Review: The Righteous Mind

Review: The Righteous Mind

The Righteous Mind: Why Good People are Divided by Politics and ReligionThe Righteous Mind: Why Good People are Divided by Politics and Religion by Jonathan Haidt

My rating: 4 of 5 stars

I expected this book to be good, but I did not expect it to be so rich in ideas and dense with information. Haidt covers far more territory than the subtitle of the book implies. Not only is he attempting to explain why people are morally tribal, but also the way morality works in the human brain, the evolutionary origins of moral feelings, the role of moral psychology in the history of civilization, the origin and function of religion, and how we can apply all this information to the modern political situation—among much else along the way.

Haidt begins with the roles of intuition and reasoning in making moral judgments. He contends that our moral reasoning—the reasons we aver for our moral judgments—consists of mere post hoc rationalizations for our moral intuitions. We intuitively condemn or praise an action, and then search for reasons to justify our intuitive reaction.

He bases his argument on the results of experiments in which the subjects were told a story—usually involving a taboo violation of some kind, such as incest—and then asked whether the story involved any moral breach or not. These stories were carefully crafted so as not to involve harm to anyone (such as a brother and sister having sex in a lonely cabin and never telling anyone, and using contraception to prevent the risk of pregnancy).

Almost inevitably he found the same result: people would condemn the action, but then struggle to find coherent reasons to do so. To use Haidt’s metaphor, our intuition is like a client in a court case, and our reasoning is the lawyer: its job is to win the case for intuition, not to find the truth.

This is hardly a new idea. Haidt’s position was summed up several hundred years before he was born, by Benjamin Franklin: “So convenient a thing it is to be a reasonable creature, since it enables one to find or make a reason for everything one has a mind to do.” An intuitionist view of morality was also put forward by David Hume and Adam Smith. But Haidt’s account is novel for the evolutionary logic behind his argument and the empirical research used to back his claims. This is exemplified in his work on moral axes.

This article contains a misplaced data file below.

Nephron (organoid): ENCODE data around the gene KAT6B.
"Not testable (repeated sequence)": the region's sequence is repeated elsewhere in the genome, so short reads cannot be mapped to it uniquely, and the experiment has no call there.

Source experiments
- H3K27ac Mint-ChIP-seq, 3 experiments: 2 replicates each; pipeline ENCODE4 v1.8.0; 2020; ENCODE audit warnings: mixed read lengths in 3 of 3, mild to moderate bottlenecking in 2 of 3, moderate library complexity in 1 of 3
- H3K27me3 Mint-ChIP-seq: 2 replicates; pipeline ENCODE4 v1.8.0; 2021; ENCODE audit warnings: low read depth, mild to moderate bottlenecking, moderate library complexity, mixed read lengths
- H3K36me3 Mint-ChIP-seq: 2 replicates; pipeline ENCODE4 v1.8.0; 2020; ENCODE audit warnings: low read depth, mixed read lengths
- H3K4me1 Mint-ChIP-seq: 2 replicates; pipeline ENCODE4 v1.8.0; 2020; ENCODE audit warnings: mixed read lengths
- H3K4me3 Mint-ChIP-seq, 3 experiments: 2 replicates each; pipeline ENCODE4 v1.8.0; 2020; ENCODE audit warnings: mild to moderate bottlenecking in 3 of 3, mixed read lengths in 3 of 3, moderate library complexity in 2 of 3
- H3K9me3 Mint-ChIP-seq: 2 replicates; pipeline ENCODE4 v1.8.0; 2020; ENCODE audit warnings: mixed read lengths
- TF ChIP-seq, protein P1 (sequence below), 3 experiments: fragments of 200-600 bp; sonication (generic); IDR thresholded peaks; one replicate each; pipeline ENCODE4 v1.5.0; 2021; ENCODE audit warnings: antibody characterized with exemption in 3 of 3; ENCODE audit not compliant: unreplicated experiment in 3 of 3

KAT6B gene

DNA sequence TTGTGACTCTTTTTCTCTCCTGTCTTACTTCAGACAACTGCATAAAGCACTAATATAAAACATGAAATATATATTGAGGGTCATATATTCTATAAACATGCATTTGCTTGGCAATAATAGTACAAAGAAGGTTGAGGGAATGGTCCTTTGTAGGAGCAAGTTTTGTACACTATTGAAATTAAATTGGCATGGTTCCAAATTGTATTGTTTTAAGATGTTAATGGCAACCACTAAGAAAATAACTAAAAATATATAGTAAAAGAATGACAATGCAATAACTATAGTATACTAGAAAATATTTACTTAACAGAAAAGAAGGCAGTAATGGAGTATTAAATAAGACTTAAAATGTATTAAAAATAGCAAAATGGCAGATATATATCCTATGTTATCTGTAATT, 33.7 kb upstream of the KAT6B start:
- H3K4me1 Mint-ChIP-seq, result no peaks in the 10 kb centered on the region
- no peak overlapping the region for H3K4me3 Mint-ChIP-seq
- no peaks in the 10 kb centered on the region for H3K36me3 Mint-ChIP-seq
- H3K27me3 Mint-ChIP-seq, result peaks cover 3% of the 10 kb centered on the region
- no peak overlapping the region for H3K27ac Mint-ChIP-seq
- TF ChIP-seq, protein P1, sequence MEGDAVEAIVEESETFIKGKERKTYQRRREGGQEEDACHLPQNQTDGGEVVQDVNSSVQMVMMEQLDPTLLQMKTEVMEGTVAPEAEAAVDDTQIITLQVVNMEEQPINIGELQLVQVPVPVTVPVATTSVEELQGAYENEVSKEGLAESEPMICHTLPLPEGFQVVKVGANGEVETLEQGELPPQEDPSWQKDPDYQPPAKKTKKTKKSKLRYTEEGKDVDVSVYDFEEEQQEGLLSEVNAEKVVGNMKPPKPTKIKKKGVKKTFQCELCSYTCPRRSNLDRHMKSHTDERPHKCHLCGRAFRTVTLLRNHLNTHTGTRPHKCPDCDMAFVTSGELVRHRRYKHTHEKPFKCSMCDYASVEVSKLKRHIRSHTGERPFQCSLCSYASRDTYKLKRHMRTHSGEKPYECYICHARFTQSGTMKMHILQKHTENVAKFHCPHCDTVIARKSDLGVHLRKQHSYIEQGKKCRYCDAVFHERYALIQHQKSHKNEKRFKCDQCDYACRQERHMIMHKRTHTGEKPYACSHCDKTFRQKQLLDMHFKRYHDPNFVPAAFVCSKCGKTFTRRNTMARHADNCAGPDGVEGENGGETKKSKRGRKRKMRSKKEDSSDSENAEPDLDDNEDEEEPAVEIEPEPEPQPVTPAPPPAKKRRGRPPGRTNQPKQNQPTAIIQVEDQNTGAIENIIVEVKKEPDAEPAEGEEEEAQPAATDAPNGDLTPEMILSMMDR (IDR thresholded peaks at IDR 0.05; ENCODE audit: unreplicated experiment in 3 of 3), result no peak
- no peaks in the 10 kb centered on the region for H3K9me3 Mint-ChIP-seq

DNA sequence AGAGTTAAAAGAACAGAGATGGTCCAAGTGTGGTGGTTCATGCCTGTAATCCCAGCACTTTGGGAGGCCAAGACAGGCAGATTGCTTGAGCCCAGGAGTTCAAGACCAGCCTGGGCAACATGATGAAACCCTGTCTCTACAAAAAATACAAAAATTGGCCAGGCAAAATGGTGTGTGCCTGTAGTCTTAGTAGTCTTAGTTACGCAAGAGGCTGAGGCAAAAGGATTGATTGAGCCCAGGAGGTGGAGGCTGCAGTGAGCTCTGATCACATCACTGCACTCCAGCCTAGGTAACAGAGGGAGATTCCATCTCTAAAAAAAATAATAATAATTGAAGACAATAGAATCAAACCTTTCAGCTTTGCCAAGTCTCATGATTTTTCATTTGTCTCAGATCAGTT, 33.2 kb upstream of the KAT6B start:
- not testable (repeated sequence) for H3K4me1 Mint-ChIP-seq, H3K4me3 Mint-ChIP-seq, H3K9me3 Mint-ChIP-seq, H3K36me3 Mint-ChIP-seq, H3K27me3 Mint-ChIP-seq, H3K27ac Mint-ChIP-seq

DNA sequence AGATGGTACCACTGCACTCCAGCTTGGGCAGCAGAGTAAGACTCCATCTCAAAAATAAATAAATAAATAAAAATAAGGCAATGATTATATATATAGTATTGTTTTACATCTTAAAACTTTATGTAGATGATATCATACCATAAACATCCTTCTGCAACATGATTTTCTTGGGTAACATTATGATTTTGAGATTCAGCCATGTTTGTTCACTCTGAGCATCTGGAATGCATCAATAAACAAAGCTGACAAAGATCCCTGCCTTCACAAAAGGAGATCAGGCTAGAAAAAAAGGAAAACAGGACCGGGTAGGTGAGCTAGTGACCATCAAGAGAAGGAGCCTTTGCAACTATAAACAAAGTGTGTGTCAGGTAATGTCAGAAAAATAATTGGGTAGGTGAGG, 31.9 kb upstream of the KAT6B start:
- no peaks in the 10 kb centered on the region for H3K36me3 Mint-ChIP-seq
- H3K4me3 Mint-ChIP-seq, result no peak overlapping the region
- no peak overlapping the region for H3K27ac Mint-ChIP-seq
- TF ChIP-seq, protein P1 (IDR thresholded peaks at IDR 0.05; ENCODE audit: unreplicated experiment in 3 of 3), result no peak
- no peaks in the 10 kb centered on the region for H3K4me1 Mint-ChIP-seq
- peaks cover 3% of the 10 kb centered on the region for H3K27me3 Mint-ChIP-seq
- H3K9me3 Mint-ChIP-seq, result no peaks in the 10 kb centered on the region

Our moral intuition is not one unified axis from right to wrong. There are, rather, six independent axes: harm, proportionality, equality, loyalty, authority, and purity. In other words, actions can be condemned for a variety of reasons: for harming others, for cheating others, for oppressing others, for betraying one’s group, for disrespecting authority, and for desecrating sacred objects, beings, or places.

These axes of morality arose because of evolutionary pressure. Humans who cared for their offspring and their families survived better, as did humans who had a greater sensitivity to being cheated by freeloaders (proportionality) and who resisted abusive alpha males trying to exploit them (equality). Similarly, humans who were loyal to their group and who respected a power hierarchy outperformed less loyal and less compliant humans, because they created more coherent groups (this explanation relies on group selection theory; see below). And lastly, our sense of purity and desecration—usually linked to religious and superstitious notions—arose out of our drive to avoid physical contamination (for example, pork was morally prohibited because it was unsafe to eat).

Most people in the world use all six of these axes in their moral systems. It is only in the West—particularly in the leftist West—where we focus mainly on the first three: harm, proportionality, and equality. Indeed, one of Haidt’s most interesting points is that the right tends to be more successful in elections because it appeals to a broader moral palate: it appeals to more “moral receptors” in the brain than left-wing morality (which primarily appeals to the axis of help and harm), and is thus more persuasive.

This brings us to Part III of the book, by far the most speculative.

Haidt begins with a defense of group selection: the theory that evolution can operate on the level of groups competing against one another, rather than on individuals. This may sound innocuous, but it is actually a highly controversial topic in biology, as Haidt himself acknowledges. Haidt thinks that group selection is needed to explain the “groupishness” displayed by humans—our ability to put aside personal interest in favor of our groups—and makes a case for the possibility of group selection occurring during the last 10,000 or so years of our history. He makes the theory seem plausible (to a layperson like me), but I think the topic is too complex to be covered in one short chapter.

True or not, Haidt uses the theory of group theory to account for what he calls “hiveish” behavior that humans sometimes display. Why are soldiers willing to sacrifice themselves for their brethren? Why do people like to take ecstasy and rave? Why do we waste so much money and energy going to football games and cheering for our teams? All these behaviors are bizarre when you see humans as fundamentally self-seeking; they only make sense, Haidt argues, if humans possess the ability to transcend their usual self-seeking perspective and identify themselves fully with a group. Activating this self-transcendence requires special circumstances, and it cannot be activated indefinitely; but it produces powerful effects that can permanently alter a person’s perspective.